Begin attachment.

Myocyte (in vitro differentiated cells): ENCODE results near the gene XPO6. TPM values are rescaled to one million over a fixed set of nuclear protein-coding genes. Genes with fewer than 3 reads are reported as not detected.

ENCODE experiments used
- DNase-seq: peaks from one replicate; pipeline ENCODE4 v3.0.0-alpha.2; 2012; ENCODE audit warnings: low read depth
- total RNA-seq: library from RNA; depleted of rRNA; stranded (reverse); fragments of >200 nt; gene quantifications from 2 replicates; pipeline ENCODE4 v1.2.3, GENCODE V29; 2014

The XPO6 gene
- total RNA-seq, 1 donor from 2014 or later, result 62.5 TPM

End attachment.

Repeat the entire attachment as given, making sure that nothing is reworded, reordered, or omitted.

Myocyte (in vitro differentiated cells): ENCODE results near the gene XPO6. TPM values are rescaled to one million over a fixed set of nuclear protein-coding genes. Genes with fewer than 3 reads are reported as not detected.

ENCODE experiments used
- DNase-seq: peaks from one replicate; pipeline ENCODE4 v3.0.0-alpha.2; 2012; ENCODE audit warnings: low read depth
- total RNA-seq: library from RNA; depleted of rRNA; stranded (reverse); fragments of >200 nt; gene quantifications from 2 replicates; pipeline ENCODE4 v1.2.3, GENCODE V29; 2014

The XPO6 gene
- total RNA-seq, 1 donor from 2014 or later, result 62.5 TPM